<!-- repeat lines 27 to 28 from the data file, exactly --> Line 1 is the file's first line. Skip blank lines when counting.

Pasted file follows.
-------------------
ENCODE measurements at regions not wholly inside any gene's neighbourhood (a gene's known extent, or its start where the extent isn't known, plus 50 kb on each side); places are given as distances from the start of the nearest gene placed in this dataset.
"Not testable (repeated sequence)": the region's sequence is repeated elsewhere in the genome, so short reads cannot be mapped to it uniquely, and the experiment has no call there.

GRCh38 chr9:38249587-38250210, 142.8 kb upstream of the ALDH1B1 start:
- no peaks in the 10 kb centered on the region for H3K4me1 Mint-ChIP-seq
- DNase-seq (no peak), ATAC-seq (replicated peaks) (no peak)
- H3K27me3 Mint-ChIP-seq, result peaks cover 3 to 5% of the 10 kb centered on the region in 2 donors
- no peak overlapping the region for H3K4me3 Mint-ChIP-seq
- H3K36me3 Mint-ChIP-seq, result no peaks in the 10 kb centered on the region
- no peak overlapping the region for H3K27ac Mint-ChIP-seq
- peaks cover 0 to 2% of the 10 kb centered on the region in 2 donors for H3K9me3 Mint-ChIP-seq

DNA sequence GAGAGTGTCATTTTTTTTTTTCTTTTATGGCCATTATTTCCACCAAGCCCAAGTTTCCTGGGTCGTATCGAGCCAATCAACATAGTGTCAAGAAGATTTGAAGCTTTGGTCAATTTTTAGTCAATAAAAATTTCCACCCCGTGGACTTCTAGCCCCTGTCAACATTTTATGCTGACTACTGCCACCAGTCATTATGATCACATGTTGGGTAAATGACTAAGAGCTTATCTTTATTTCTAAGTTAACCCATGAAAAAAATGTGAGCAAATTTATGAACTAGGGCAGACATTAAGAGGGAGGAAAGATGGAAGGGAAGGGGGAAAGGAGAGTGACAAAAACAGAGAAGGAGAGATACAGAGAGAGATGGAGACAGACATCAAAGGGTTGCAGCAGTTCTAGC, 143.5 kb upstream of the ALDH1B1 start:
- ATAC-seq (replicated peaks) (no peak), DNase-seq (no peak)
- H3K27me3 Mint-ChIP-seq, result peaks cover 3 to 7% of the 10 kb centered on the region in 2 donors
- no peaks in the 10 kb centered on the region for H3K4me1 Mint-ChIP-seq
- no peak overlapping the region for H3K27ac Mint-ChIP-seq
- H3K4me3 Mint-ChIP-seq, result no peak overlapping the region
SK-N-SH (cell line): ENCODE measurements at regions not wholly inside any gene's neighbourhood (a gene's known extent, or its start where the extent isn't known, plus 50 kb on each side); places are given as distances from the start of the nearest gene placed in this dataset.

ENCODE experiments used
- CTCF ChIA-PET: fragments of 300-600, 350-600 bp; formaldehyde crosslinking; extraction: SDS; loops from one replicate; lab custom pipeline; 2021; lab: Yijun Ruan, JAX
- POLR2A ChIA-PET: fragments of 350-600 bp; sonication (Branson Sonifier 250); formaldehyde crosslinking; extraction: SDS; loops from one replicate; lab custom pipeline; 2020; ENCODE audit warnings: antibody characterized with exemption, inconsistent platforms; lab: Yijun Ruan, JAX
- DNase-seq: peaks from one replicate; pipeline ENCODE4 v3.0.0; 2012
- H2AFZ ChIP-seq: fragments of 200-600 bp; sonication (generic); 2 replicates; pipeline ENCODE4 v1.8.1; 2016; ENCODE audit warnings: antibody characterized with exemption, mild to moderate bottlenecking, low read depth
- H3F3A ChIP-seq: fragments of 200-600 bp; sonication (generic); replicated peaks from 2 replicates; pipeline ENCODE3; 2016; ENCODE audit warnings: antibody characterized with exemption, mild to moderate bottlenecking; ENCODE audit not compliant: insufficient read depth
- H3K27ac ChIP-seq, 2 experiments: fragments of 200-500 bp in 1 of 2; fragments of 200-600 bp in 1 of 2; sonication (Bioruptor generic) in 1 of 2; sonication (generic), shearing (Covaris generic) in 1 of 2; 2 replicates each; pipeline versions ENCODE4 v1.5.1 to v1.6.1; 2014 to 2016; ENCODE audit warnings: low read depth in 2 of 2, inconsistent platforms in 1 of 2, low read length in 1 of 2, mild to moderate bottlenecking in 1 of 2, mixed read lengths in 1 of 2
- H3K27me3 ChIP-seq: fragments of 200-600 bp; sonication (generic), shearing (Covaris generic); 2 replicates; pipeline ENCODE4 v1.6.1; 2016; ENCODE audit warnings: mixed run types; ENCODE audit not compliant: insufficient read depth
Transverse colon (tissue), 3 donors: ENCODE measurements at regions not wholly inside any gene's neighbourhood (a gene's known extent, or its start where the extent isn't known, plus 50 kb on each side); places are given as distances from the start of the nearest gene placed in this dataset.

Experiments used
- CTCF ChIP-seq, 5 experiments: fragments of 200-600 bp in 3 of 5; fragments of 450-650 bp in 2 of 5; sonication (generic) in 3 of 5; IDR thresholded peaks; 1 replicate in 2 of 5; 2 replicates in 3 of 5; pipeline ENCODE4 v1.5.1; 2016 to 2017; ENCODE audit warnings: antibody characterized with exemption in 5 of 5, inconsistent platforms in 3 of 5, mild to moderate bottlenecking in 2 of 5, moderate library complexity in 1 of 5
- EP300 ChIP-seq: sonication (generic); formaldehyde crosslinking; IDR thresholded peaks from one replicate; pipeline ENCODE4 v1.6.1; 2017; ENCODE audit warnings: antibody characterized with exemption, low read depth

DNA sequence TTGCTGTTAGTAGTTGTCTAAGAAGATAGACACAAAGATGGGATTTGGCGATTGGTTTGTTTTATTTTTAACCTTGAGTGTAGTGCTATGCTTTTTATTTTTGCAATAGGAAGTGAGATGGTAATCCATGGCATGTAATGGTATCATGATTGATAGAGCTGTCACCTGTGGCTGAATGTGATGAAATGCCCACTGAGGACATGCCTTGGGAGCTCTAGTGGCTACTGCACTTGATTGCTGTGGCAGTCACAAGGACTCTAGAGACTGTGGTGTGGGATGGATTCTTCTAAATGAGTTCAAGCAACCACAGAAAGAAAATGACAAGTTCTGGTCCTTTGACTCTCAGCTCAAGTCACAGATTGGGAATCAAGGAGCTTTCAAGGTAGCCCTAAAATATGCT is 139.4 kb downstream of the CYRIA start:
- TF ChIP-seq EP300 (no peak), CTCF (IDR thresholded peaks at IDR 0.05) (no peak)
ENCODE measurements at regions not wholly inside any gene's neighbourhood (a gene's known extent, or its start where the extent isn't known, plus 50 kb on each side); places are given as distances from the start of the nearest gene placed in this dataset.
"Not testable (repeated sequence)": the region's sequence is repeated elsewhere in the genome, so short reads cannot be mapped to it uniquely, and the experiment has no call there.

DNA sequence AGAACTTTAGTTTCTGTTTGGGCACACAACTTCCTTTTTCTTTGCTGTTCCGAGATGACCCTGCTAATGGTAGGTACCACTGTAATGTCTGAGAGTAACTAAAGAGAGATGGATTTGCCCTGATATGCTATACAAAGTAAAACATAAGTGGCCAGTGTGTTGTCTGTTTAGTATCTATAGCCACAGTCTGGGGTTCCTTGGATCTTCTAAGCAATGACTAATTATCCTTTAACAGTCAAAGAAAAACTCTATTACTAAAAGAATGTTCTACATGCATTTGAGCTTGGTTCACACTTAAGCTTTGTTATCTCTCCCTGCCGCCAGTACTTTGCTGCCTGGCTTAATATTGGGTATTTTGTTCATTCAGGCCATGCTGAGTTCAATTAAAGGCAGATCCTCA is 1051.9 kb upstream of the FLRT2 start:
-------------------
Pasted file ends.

Experiments used
- CTCF ChIP-seq, 5 experiments: fragments of 200-600 bp in 3 of 5; fragments of 450-650 bp in 2 of 5; sonication (generic) in 3 of 5; IDR thresholded peaks; 1 replicate in 2 of 5; 2 replicates in 3 of 5; pipeline ENCODE4 v1.5.1; 2016 to 2017; ENCODE audit warnings: antibody characterized with exemption in 5 of 5, inconsistent platforms in 3 of 5, mild to moderate bottlenecking in 2 of 5, moderate library complexity in 1 of 5